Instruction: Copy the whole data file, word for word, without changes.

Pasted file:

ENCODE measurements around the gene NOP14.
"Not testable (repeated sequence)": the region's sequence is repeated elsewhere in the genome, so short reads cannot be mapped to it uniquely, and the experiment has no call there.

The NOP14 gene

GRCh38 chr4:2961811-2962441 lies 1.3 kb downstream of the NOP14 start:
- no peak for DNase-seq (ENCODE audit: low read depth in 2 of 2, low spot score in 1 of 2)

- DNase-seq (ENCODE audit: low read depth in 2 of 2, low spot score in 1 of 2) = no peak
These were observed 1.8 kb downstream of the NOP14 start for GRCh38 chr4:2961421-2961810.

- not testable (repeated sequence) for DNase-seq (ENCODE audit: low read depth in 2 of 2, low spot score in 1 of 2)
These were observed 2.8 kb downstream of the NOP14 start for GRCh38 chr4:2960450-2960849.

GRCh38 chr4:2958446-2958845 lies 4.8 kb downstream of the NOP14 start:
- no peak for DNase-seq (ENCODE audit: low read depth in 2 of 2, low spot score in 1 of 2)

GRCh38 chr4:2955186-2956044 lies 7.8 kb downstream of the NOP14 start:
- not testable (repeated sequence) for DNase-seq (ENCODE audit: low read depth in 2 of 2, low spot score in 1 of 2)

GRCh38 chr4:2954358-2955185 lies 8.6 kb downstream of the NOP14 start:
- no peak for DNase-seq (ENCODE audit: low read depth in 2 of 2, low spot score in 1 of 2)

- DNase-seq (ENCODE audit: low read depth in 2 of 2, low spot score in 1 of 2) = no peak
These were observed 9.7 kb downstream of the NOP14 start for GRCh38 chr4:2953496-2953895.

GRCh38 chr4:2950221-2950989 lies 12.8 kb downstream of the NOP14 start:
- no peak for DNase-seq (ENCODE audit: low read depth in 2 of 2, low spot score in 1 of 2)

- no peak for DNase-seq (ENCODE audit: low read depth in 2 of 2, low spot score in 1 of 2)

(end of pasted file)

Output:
ENCODE measurements around the gene NOP14.
"Not testable (repeated sequence)": the region's sequence is repeated elsewhere in the genome, so short reads cannot be mapped to it uniquely, and the experiment has no call there.

The NOP14 gene

GRCh38 chr4:2961811-2962441 lies 1.3 kb downstream of the NOP14 start:
- no peak for DNase-seq (ENCODE audit: low read depth in 2 of 2, low spot score in 1 of 2)

- DNase-seq (ENCODE audit: low read depth in 2 of 2, low spot score in 1 of 2) = no peak
These were observed 1.8 kb downstream of the NOP14 start for GRCh38 chr4:2961421-2961810.

- not testable (repeated sequence) for DNase-seq (ENCODE audit: low read depth in 2 of 2, low spot score in 1 of 2)
These were observed 2.8 kb downstream of the NOP14 start for GRCh38 chr4:2960450-2960849.

GRCh38 chr4:2958446-2958845 lies 4.8 kb downstream of the NOP14 start:
- no peak for DNase-seq (ENCODE audit: low read depth in 2 of 2, low spot score in 1 of 2)

GRCh38 chr4:2955186-2956044 lies 7.8 kb downstream of the NOP14 start:
- not testable (repeated sequence) for DNase-seq (ENCODE audit: low read depth in 2 of 2, low spot score in 1 of 2)

GRCh38 chr4:2954358-2955185 lies 8.6 kb downstream of the NOP14 start:
- no peak for DNase-seq (ENCODE audit: low read depth in 2 of 2, low spot score in 1 of 2)

- DNase-seq (ENCODE audit: low read depth in 2 of 2, low spot score in 1 of 2) = no peak
These were observed 9.7 kb downstream of the NOP14 start for GRCh38 chr4:2953496-2953895.

GRCh38 chr4:2950221-2950989 lies 12.8 kb downstream of the NOP14 start:
- no peak for DNase-seq (ENCODE audit: low read depth in 2 of 2, low spot score in 1 of 2)

- no peak for DNase-seq (ENCODE audit: low read depth in 2 of 2, low spot score in 1 of 2)